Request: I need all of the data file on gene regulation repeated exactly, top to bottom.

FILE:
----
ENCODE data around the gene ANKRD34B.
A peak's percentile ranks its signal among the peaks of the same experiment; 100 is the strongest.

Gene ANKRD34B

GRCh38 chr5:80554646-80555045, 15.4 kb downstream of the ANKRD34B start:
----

ENCODE data around the gene ANKRD34B.
A peak's percentile ranks its signal among the peaks of the same experiment; 100 is the strongest.

Gene ANKRD34B

GRCh38 chr5:80554646-80555045, 15.4 kb downstream of the ANKRD34B start: